Aside from the afore-mentioned Ronnie Hazelhurst LP, I pulled out a number of different albums, including “The TV Hits Album”, released on Towerbell Records, volumes 1 and 2. I had downloaded these particular albums (naughty naughty) as horribly compressed and scratched MP3s, so I knew the tracks included were genuine. The vinyl on these, as with all of the records, is mint, so I now have a copy of Su Pollard’s “Starting Together” to call my own… that is, if my record player’s stylus wasn’t running low on sharpness.

Speaking of Stylus, there was one of the theme albums released under the “Stylus” record label. I’ve had ‘bad’ records from this company in the past, where the tracks are either edited down, or re-recorded, so I wasn’t expecting much. I slapped it on the turntable, and played Track 1, the “Cagney And Lacey” theme. It’s a piece of music I like, but have never been able to track down the version used on the programme. I pressed play. The turntable sprang into life. The sax intro plays…. it sounds almost genuine. The main theme kicks in, and the hairs on the back of my neck stand up. It’s the exact version used on the programme, even down to the seldom-noticed xylophone / glockenspiel / whatever percussion instrument it is, barely audible, 40 – 52 seconds into it. Any re-recording would have lost this entirely. There’s also the piano buried back there too, just like every good 80s TV theme.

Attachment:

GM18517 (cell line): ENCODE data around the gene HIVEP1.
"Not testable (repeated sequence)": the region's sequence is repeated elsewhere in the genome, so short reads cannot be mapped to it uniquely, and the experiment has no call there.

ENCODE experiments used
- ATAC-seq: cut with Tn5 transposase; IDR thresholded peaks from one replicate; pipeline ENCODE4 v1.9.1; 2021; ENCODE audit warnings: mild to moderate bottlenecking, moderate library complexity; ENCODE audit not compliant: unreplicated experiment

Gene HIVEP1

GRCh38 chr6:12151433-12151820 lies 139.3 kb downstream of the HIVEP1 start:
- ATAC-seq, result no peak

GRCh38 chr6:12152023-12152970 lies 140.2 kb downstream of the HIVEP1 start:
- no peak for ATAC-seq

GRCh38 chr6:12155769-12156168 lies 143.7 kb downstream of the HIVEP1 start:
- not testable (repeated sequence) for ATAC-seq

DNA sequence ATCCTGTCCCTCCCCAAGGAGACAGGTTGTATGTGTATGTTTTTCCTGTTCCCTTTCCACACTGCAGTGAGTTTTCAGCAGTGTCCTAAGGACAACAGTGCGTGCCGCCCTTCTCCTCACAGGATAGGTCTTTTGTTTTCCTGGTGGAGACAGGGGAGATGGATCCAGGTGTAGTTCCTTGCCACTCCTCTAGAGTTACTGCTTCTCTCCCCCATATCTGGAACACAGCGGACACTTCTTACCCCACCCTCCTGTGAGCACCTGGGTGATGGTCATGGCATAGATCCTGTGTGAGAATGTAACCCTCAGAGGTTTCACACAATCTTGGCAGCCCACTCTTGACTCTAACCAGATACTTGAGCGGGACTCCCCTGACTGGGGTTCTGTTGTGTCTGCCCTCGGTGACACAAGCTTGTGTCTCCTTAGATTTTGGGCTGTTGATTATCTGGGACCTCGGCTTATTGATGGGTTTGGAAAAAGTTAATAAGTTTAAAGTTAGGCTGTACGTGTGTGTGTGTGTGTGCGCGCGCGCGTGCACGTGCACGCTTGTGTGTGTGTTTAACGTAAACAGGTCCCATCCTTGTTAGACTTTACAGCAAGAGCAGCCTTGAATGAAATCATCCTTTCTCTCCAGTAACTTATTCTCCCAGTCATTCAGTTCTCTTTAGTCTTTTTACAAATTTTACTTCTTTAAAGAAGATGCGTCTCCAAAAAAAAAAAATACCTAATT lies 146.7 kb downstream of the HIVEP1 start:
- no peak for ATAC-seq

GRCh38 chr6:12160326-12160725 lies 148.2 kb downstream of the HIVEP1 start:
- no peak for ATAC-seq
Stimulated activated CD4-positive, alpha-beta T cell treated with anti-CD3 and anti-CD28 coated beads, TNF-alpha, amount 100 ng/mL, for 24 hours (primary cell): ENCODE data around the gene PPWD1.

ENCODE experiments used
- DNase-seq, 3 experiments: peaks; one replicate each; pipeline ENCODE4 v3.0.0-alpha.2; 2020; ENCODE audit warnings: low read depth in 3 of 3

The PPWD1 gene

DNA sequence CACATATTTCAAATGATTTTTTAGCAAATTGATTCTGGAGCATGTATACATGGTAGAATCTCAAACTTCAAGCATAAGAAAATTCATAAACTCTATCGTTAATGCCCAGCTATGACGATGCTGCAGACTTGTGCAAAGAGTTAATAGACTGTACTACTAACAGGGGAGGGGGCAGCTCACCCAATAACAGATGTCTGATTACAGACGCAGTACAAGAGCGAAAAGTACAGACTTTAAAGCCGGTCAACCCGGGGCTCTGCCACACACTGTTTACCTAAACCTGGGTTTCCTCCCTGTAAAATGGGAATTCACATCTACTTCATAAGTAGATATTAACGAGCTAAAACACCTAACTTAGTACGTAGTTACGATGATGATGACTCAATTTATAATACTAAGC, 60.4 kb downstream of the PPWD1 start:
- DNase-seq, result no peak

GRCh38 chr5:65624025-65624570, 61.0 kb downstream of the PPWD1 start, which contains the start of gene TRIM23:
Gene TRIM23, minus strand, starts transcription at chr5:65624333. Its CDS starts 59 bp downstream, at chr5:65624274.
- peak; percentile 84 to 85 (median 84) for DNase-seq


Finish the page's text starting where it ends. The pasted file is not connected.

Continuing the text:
Er, anyway. there is a reason why the C+L theme is almost impossible to track down on CD… it’s because it was recorded in mono, and it’s 1′ 15″ in length. Every version commercially available on CD is re-recorded, made longer and recorded in stereo. Don’t tamper with the classics, eh?